In Surat, a BJP stronghold in Modi’s home state of Gujarat, opposition candidates began to fall by the wayside in April.

One told reporters he was too depressed to campaign. Another cryptically cited “personal reasons” but posed for a photo shaking hands with a BJP leader. Two other candidates’ nomination papers were rejected by local officials. Finally, there was just one contender left challenging the BJP: Pyarelal Bharti, a veteran of the Bahujan Samaj Party (BSP), which represents low-caste voters across northern India.

Behind the scenes, BJP officials were waging an intense campaign to bribe and pressure each of their rivals, including Bharti, to withdraw before the deadline on April 22, according to local media reports that were corroborated by interviews with opposition leaders.

But by April 21, BJP officials still could not locate Bharti. Opposition party leaders had conferred and agreed to whisk Bharti out of Surat to the nearby city of Vadodara, where he could hide beyond the reach of BJP party workers, said local leaders from the BSP and the Congress party. But pressure began to mount before midnight, recalled Satish Sonawane, the BSP party chief in Surat.

First, a friend of Sonawane who served in the Surat police called to say that a rich local businessman had offered to pay Sonawane in exchange for revealing Bharti’s whereabouts. “He said they were willing to pay as much as we like,” Sonawane said. “But I told him that I didn’t enter politics for such things.”

The next morning, homes in Vadodara belonging to the BSP state leader, Surender Singh Kaloria, were raided by police, who also surrounded the home of Bharti’s son-in-law where the BJP believed Bharti was hiding, said one of Bharti’s associates, who spoke on the condition of anonymity because he feared retribution.

By midday, BJP supporters found Bharti and drove him back to Surat. He entered the government office through a back door and withdrew his candidacy shortly before the 3 p.m. deadline, according to BSP leaders, Bharti’s associate and one local journalist. That evening, Bharti left Surat and never came back; his phone has been switched off, and he could not be reached for comment.

Manishkumar Rathod, the police inspector who led the raid on Kaloria’s homes, said in a telephone call that Vadodara police had received an anonymous tip that Kaloria was illegally storing alcohol in his home. He denied that his unit tried to locate Bharti or interfere with the election.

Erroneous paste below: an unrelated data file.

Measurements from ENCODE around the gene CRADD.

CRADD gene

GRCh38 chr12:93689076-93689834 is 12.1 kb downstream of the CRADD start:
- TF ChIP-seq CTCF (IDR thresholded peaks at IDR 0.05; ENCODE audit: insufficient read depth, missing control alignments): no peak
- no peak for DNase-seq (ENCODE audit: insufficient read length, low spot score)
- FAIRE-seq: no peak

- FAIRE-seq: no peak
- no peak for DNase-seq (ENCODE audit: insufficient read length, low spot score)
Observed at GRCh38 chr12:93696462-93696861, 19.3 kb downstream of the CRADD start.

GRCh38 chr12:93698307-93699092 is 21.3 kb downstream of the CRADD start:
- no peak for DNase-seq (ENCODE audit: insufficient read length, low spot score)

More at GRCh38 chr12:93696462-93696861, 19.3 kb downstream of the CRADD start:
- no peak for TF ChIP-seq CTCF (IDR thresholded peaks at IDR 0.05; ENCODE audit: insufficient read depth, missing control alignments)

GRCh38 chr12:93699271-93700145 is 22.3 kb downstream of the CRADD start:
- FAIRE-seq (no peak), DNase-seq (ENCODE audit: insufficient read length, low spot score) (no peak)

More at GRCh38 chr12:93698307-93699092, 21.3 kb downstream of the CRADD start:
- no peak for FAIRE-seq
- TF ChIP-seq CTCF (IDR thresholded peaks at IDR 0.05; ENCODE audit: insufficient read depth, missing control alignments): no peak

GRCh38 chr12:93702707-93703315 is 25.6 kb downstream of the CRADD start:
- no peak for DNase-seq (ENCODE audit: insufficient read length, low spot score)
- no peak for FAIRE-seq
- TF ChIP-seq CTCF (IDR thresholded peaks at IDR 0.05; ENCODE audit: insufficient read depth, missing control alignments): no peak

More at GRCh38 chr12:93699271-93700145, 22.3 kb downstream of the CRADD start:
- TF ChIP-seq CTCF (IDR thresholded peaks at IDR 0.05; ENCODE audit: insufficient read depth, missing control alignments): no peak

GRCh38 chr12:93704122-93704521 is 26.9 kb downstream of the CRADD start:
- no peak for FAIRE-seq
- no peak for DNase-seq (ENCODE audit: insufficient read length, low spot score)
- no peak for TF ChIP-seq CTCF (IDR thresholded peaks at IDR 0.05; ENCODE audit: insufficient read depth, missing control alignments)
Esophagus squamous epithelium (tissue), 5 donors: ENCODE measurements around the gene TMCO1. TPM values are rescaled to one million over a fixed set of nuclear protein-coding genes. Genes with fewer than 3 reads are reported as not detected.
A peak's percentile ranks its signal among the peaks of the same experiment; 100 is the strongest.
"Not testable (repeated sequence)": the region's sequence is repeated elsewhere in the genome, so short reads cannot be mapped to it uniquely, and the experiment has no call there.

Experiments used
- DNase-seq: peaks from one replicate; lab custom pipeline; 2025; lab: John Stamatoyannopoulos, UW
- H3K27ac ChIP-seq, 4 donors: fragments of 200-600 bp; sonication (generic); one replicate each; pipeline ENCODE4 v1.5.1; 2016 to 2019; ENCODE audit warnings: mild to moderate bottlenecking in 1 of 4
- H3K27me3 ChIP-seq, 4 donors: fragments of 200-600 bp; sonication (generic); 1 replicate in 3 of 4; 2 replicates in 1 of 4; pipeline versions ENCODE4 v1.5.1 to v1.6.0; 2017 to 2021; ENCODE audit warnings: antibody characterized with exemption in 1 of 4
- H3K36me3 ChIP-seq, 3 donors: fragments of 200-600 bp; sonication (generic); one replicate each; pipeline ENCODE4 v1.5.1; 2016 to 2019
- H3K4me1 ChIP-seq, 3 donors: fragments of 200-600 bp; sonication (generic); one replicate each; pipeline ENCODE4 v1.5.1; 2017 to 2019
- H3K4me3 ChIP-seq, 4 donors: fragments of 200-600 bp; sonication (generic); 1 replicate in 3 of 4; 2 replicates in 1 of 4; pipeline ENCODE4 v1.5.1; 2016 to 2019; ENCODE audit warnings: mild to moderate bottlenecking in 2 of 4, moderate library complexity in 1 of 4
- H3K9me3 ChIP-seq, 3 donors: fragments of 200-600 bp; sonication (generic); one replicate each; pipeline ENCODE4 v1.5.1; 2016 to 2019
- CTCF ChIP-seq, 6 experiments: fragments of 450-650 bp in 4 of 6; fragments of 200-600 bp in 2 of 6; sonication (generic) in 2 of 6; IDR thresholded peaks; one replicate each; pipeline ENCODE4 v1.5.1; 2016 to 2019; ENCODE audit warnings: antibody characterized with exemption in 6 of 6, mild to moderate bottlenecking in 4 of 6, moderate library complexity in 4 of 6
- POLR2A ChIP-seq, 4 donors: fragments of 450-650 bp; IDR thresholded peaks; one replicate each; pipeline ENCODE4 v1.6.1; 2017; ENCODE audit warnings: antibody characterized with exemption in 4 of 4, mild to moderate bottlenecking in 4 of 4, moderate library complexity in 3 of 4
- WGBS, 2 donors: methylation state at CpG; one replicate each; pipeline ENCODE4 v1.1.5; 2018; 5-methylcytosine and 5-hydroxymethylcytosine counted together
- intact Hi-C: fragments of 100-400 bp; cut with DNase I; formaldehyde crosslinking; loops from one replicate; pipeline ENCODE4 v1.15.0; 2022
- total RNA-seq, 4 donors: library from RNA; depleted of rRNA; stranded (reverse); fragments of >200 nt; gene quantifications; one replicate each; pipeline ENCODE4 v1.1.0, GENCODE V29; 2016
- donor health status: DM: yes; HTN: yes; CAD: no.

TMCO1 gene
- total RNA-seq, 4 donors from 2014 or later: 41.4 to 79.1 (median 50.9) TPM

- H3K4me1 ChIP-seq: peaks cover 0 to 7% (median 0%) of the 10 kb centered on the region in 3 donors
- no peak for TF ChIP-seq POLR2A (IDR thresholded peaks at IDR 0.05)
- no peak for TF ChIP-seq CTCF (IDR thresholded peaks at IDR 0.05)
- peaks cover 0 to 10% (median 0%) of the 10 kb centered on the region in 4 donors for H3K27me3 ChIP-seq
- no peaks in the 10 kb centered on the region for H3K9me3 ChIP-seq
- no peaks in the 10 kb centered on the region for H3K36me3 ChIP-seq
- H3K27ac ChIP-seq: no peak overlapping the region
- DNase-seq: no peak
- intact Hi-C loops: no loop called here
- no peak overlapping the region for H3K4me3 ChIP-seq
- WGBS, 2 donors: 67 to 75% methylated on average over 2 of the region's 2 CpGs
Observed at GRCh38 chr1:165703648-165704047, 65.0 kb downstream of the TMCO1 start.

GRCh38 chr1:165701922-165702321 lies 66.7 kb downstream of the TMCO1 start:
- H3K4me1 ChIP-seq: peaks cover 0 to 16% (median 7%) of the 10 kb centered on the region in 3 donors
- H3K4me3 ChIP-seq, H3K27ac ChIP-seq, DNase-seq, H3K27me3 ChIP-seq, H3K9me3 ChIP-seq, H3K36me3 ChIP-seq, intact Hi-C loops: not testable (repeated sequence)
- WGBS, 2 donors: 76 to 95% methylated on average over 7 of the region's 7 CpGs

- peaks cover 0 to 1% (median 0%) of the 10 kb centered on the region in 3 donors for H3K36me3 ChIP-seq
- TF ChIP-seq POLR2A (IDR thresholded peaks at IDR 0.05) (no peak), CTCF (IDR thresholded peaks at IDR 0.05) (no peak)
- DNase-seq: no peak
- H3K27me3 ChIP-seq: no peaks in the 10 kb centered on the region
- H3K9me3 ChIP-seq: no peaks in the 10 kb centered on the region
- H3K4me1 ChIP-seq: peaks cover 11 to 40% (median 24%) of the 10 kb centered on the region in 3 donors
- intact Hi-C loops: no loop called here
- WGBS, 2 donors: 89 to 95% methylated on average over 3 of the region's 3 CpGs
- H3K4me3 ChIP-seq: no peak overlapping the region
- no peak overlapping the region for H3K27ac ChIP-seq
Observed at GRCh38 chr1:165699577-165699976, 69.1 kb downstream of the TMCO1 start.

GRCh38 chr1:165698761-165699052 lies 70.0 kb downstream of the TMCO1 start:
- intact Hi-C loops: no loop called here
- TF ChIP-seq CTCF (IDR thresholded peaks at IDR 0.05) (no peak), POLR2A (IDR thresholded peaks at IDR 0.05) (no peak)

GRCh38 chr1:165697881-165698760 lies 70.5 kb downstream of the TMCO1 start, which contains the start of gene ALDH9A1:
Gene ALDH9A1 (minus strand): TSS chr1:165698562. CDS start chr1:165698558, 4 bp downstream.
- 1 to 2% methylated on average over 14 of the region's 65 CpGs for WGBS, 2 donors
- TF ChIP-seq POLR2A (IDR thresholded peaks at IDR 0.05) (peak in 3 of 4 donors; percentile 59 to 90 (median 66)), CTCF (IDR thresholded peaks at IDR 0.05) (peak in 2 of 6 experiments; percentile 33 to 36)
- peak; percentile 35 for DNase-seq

“I’ve seen money being involved before,” Kaloria said, referring to the tactic of paying rival candidates to drop out. “This was the first time I’ve seen police involved.”

On April 22, with no votes cast or opponents standing, local officials named the BJP candidate, a first-time candidate named Mukesh Dalal, to be the next member of Parliament from Surat. The BJP Gujarat party chief, C.R. Paatil, immediately celebrated on social media, boasting that the BJP had won its first seat even though results were supposed to be announced on June 4.

The episode stunned many in India. Even leaders within the BJP’s Delhi headquarters wondered whether the Gujarat party officials went too far, said a senior Gujarat political journalist who covered the saga closely.

Paatil, the BJP’s state chief, declined to speak to The Post about the race in Surat. But on the day of the scheduled election, his colleagues at the BJP office in town acknowledged that the incident backfired. The state party was under pressure to demonstrate its strength and deliver high voter turnout. Yet the opposite happened, they said: Many residents in districts neighboring Surat believed their elections were also canceled and didn’t bother to vote.

Outside, an uneasy quiet settled. In a working-class neighborhood near the famous diamond polishing center, Bhupendrabhai Brahmbhatt and his daughter-in-law Seema watched boys play cricket in an alley that, on any other election day, would have been teeming with party workers scrambling to mobilize voters.

Both said they were longtime BJP supporters but felt a line had been crossed. “How could we change our rulers if no one is competing?” Seema asked.

“Our politics have become such,” Bhupendrabhai sighed, “that those who rule by might take all of the gains.”

Karishma Mehrotra and Shams Irfan contributed to this report.